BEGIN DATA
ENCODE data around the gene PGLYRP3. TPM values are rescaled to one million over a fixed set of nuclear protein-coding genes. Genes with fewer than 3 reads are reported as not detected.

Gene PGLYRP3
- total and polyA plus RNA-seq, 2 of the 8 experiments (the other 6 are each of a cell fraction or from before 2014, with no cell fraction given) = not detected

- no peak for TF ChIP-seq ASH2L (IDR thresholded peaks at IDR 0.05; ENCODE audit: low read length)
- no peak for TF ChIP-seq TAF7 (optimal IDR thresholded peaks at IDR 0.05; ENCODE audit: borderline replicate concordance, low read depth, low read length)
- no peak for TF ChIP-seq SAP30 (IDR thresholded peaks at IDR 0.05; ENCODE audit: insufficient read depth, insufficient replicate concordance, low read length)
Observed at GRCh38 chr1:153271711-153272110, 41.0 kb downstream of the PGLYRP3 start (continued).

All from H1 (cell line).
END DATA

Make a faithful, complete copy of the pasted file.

ENCODE data around the gene PGLYRP3. TPM values are rescaled to one million over a fixed set of nuclear protein-coding genes. Genes with fewer than 3 reads are reported as not detected.

Gene PGLYRP3
- total and polyA plus RNA-seq, 2 of the 8 experiments (the other 6 are each of a cell fraction or from before 2014, with no cell fraction given) = not detected

- no peak for TF ChIP-seq ASH2L (IDR thresholded peaks at IDR 0.05; ENCODE audit: low read length)
- no peak for TF ChIP-seq TAF7 (optimal IDR thresholded peaks at IDR 0.05; ENCODE audit: borderline replicate concordance, low read depth, low read length)
- no peak for TF ChIP-seq SAP30 (IDR thresholded peaks at IDR 0.05; ENCODE audit: insufficient read depth, insufficient replicate concordance, low read length)
Observed at GRCh38 chr1:153271711-153272110, 41.0 kb downstream of the PGLYRP3 start (continued).

All from H1 (cell line).